5 hugs a day
During this social distancing period, what have you been denied that really is special in your everyday life? Maybe you’ve run out of your favorite ice cream, possibly the lack of sporting events, not getting to go to church, seeing your friends or family members. Quite frankly, one of mine is not being able to give and receive hugs from our children and grandchildren. Has anyone ever denied you of something for whatever reason? Amazingly, that one thing becomes your focus. You must have it!! Even if you hadn’t wanted it before.
Someone told me a few years back that ‘it takes five hugs a day just to stay even’. I tend to agree. Our hug-o-meter needs recharging every day. And you know people in your life that are incredible huggers. Our granddaughters are the best! And there are certain male and female friends that can ‘bring it’. When you’ve been hugged by them, it lingers, and you know you have really been hugged. You get a feeling that they really meant it.
An act of love
There are bumper stickers that you see from time to time. Have you hugged your teacher today, have you hugged your dog today, have you hugged your kids today, have you hugged your spouse today, have you hugged your psychiatrist today? Everybody wants a hug, and quite frankly, needs it. Why you ask. Isn’t it a way of giving yourself to another in a way that says ‘I care’. It may be about joy, reunion, sympathy, loss, whatever. Hugs seem to work when you can’t seem to find words to express. It is a physical act of love.
Many people walk through life feeling inferior, dirty, unworthy—a hug says to them ‘you are not these things’. I was recently at a family conference in Peoria, and some of us were in the dining room of the church. I saw across the room one of the lady speakers who had just finished a riveting session embracing a woman who was weeping uncontrollably. The lady was trying to hold her up and at the same time praying and speaking into her life. It went on for several minutes. The Lord encouraged me to join them. I reached around both of them and started praying for her, not knowing her issue. I just knew it must be severe.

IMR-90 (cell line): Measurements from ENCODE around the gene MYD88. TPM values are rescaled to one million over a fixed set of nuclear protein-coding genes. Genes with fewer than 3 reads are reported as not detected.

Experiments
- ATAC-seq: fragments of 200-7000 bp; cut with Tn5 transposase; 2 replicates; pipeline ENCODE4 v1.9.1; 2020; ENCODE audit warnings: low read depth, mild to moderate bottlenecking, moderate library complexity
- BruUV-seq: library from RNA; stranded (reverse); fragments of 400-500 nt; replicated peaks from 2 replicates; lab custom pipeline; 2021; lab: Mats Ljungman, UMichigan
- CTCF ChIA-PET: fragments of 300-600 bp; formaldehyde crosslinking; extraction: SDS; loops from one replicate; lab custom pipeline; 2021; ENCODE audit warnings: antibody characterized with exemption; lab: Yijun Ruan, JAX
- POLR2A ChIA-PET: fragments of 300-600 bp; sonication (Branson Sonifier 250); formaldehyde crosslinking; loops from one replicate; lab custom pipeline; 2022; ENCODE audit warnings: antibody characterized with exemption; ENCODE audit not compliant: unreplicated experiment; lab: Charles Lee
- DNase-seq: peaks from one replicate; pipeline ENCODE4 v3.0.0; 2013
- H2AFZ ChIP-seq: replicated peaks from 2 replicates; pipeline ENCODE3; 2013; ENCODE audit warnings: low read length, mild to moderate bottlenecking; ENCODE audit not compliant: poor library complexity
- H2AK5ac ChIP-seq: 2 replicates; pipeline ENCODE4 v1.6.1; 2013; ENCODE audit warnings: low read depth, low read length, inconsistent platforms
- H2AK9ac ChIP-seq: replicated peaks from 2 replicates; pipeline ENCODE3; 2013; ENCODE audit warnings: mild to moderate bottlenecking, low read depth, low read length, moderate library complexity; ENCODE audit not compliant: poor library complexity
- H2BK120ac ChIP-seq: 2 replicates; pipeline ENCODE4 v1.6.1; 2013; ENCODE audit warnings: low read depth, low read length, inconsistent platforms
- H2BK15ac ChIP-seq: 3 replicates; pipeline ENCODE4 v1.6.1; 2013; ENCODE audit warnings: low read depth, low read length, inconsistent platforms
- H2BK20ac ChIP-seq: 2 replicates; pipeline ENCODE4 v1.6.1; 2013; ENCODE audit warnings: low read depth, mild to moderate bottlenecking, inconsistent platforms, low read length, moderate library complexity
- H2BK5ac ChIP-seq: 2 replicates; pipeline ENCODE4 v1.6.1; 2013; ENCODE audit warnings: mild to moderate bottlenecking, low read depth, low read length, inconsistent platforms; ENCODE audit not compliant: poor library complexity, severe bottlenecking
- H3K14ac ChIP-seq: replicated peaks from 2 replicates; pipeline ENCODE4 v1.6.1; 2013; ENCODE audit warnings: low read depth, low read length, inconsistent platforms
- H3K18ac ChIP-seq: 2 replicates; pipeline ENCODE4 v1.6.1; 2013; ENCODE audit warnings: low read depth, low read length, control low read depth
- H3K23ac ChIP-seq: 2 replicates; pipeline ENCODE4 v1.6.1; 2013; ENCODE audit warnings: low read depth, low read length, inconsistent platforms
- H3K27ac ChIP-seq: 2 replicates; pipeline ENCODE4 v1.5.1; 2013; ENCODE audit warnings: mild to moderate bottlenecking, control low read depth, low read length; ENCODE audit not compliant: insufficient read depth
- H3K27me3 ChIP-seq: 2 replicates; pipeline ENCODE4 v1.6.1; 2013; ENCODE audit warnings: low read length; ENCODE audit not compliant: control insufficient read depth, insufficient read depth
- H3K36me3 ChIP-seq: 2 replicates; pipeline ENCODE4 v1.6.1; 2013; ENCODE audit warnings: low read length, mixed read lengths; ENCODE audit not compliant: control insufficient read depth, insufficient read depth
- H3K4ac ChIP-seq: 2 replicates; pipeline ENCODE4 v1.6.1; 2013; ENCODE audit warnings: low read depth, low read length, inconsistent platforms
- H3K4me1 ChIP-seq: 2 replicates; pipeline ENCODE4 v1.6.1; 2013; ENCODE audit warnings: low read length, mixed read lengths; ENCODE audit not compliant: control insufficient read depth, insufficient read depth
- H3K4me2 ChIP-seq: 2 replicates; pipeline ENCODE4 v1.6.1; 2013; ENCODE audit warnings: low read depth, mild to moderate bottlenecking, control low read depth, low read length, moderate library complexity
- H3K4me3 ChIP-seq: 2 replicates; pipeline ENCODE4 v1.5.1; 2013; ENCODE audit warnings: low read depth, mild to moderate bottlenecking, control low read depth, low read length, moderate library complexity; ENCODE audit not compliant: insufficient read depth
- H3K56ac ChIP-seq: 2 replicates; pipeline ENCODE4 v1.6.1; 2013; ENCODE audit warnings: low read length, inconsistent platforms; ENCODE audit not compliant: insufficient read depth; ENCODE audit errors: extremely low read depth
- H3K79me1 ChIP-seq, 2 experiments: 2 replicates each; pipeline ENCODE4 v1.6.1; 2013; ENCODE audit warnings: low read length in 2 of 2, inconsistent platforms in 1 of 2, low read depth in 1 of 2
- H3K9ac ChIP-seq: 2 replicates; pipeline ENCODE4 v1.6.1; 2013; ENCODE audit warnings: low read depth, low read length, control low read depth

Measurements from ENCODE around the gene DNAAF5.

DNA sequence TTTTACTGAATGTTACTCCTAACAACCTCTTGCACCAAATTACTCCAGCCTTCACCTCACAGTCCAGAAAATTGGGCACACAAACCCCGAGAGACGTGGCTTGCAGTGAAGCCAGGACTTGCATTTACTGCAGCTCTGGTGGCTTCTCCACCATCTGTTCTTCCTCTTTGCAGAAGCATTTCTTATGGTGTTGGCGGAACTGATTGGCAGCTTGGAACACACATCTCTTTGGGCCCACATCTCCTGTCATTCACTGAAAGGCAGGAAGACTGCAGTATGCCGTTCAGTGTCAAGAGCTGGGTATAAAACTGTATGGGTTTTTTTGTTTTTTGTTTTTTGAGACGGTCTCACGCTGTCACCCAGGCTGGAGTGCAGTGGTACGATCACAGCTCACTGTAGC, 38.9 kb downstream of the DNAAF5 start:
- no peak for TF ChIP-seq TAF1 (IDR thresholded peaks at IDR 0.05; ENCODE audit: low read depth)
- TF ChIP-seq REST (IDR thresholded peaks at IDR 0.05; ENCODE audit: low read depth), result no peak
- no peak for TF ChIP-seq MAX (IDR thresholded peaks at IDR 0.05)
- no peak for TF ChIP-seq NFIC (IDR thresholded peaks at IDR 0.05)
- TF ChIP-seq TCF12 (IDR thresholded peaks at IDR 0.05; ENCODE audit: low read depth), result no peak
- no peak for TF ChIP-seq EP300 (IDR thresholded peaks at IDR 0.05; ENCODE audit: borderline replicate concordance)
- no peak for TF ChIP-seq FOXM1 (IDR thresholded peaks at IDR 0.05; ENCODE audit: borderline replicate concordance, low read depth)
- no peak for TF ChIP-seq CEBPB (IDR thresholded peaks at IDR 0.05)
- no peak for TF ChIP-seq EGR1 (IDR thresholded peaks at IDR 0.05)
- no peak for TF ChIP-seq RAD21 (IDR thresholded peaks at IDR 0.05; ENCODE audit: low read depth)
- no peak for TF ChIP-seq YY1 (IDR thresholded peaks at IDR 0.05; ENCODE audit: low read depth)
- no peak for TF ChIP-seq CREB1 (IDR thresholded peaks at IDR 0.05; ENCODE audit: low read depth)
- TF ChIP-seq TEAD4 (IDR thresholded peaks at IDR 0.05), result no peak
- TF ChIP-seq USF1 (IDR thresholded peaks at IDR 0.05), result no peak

Later, the speaker thanked me and shared that her story had caused this woman to reach out to her. She said her husband had been abusing her, and this week he had walked out on her, leaving her to care for six children with no means of income. I can’t imagine her pain, but I could see it and feel it when we were praying for her.
The Great Shephard
Jesus is the Great Shepherd. Isaiah speaks of this. “He tends his flock like a shepherd: he gathers the lambs in his arms and carries them close to his heart; he gently leads those that have young” (vs. 40.11 NIV). He has compassion for all. Jesus tells the parable of the prodigal father. “And he arose and came to his father. But while he was still a long way off, his father saw him and felt compassion, and ran and embraced him and kissed him” (Lk. 15.20 ESV). Isn’t that simply a picture of our Heavenly Father?
During this season of social distancing, you may not be getting all the physical hugs you want or need, but take some daily time to reflect on just how much you are loved by your Savior. He exhorts you to “Be still, and know that I am God.” (Psa. 46.10a ESV). You can’t hug a moving object. Rest in his loving arms embracing you. Watch your hug-o-meter soar!